The Full Truth About my Stance on Climate Change

Clarification regarding reports of my favoring a carbon tax

The following presumes that we accept the scientific evidence that climate change is real, that it is caused by humans burning fossil fuels, and that it is urgent that we act to reduce our carbon dioxide emissions. I understand that there are some very good people who do not share this belief. It is appropriate to be skeptical, as no one wants to believe it’s real. However, the reasons I accept the scientific evidence is summarized in my blog post Skeptical about Climate Science? It is smart to be skeptical. It boils down to what sources of information we choose to believe, and the weight of the credible evidence appears to be strongly against the skeptics.

Since whether we accept the scientific evidence or reject it depends on what sources of information you use to base your opinions, I am very curious what criteria you use to choose what sources of information you rely on to determine the truth. Let me know.

Although I accept the scientific evidence, that does not mean I am with the “environmental alarmists”. Deeply concerned, but not alarmed.  The 2018 IPPC report says, “Global net human-caused emissions of carbon dioxide (CO2) would need to fall by about 45 percent from 2010 levels by 2030, reaching ‘net zero’ around 2050.” It does not say that the world will end in 12 years.  However,

“The report highlights a number of climate change impacts that could be avoided by limiting global warming to 1.5°C compared to 2°C, or more. For instance, by 2100, global sea level rise would be 10 cm lower with global warming of 1.5°C compared with 2°C. The likelihood of an Arctic Ocean free of sea ice in summer would be once per century with global warming of 1.5°C, compared with at least once per decade with 2°C. Coral reefs would decline by 70-90 percent with global warming of 1.5°C, whereas virtually all (> 99 percent) would be lost with 2°C.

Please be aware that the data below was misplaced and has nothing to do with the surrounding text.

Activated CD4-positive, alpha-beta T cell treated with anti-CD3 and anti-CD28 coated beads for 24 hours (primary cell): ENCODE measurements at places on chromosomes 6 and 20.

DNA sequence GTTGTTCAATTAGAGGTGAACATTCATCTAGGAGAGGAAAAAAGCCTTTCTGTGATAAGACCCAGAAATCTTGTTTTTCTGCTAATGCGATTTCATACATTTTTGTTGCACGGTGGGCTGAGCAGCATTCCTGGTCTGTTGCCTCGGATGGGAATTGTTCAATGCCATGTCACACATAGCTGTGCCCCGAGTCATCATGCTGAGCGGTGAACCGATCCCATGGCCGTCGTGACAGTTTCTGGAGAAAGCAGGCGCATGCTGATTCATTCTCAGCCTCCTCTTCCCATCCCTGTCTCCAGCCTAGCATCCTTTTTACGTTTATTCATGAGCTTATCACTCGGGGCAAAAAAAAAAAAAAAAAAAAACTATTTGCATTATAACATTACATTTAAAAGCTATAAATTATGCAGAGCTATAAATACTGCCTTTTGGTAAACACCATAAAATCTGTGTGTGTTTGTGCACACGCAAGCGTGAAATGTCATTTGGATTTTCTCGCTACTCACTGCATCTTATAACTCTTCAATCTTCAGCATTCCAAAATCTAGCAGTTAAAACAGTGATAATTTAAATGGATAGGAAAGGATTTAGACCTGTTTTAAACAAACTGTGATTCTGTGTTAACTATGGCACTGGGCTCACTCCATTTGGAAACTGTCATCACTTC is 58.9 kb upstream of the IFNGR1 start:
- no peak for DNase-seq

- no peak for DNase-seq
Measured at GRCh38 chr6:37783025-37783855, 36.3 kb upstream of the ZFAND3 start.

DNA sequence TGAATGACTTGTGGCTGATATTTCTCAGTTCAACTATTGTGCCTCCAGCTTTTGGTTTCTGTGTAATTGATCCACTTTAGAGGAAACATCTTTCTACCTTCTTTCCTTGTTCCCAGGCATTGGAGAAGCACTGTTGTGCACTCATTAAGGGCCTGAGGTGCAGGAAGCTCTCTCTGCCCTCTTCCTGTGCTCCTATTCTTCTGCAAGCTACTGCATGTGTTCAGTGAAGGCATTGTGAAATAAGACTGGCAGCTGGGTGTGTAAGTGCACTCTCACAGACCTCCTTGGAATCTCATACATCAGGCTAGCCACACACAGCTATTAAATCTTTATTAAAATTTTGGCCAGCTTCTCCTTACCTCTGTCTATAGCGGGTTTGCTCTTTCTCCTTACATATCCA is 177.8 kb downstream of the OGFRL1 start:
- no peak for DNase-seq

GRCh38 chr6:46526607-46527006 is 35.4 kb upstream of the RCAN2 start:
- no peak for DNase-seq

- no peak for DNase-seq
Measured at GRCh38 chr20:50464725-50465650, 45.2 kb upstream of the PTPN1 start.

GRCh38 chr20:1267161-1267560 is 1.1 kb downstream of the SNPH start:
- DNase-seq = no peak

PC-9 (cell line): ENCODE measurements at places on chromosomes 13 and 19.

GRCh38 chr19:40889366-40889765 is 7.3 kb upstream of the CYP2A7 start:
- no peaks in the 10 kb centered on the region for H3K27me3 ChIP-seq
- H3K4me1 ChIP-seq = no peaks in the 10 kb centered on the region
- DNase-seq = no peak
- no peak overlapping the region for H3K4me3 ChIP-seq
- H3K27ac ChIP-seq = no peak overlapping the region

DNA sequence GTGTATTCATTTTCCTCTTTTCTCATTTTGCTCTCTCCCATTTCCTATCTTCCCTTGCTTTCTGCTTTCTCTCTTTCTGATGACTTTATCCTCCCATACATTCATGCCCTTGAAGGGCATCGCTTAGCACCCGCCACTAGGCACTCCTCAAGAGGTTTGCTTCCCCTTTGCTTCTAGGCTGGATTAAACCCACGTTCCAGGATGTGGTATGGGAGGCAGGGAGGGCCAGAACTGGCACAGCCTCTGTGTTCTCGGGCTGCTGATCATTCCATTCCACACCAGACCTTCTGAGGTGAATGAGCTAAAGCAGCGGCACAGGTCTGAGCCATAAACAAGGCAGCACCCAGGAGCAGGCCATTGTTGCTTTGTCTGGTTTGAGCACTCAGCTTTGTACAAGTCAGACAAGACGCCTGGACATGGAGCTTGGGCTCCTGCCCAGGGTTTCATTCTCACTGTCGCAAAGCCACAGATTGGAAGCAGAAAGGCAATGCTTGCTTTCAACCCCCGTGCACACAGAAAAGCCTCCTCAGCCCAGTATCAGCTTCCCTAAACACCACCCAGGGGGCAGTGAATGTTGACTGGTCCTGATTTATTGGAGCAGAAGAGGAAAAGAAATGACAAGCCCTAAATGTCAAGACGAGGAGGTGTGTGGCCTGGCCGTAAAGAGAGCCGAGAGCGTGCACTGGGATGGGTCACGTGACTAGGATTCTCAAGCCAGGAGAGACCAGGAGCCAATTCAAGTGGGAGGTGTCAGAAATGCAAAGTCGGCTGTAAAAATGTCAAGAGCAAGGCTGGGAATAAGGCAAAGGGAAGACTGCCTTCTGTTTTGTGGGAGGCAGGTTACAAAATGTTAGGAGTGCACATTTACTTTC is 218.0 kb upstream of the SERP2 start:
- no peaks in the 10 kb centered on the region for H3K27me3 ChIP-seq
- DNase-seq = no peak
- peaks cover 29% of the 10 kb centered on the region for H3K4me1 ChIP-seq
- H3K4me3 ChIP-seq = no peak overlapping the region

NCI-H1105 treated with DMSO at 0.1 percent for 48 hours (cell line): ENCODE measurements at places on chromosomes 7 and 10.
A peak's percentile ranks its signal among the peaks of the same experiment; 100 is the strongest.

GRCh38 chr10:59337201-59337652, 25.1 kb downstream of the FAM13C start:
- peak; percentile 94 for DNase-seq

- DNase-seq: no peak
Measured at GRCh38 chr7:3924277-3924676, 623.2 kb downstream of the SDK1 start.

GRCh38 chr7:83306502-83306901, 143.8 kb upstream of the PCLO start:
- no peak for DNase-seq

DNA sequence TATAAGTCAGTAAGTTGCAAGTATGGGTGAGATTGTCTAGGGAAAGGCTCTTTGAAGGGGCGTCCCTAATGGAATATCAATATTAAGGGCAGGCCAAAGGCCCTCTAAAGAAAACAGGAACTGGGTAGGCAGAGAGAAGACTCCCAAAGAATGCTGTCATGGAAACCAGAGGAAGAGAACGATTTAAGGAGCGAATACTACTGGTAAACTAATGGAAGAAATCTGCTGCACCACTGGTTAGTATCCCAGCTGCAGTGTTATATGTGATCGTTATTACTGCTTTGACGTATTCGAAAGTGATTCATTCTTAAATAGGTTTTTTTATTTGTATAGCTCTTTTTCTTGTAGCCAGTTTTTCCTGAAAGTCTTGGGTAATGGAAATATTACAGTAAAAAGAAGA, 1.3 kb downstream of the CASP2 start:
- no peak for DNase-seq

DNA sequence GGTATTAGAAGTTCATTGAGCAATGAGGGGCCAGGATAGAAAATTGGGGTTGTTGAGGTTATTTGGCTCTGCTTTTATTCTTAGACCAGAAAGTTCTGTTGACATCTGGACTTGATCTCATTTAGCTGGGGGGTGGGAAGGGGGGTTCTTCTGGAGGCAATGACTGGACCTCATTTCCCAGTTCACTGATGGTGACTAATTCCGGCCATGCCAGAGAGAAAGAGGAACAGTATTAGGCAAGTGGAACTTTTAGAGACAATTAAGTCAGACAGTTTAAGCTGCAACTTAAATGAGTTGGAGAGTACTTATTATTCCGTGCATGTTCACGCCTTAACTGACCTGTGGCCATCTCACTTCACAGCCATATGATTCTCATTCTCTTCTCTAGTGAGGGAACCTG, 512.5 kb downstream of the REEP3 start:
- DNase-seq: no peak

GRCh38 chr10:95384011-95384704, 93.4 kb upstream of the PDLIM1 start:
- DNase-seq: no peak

Further, if the level of CO2 were to continue to rise unchecked, the climate scientists project that the costs and impacts of 3°C. and 4°C would be enormous. What is not known is if there is a “tipping point” beyond which it will be impossible to reverse the rising temperatures, such as may happen once the Arctic muskegs are melted and release the methane trapped within, which is an even stronger greenhouse gas than CO2.

So, I approach this issue as both an environmentalist and as an economist. Few people are comfortable with allowing our environment to change as much as projected if we do nothing. And credible economists believe that the global and social costs of doing nothing exceed the costs of action to contain the rise of the average global temperature. (For example, there are millions, perhaps billions, of people around the world that would be severely adversely affected far more than we would be in Minnesota.) So, given this preamble, what are the options and how do I react?

But first, what criteria would you use to devise a proposed solution?

1. Would you prefer a market based solution over a regulation/subsidy based solution?
2. Would you prefer a solution which didn't grow government vs. one that did?
3. Would you prefer a solution in the U.S. that also induced other countries to follow suit?
4. Would you prefer the current costs to be less than the future costs avoided?

As you will see, I say "yes" to all four.

I do not favor the Green New Deal. In addition to the massive regulations designed to reduce carbon dioxide emissions, it would also attempt to completely transform our economy away from the free market/capitalism which has given us unparalleled prosperity. The hobbling of the economy by moving to a more government-controlled economy could be very detrimental to even being able to economically respond to the challenge.

I do not favor a carbon tax. Simply a carbon tax would provide more money to grow government and would accomplish nothing meaningful to reduce carbon dioxide emissions globally as long as other countries are not similarly constrained.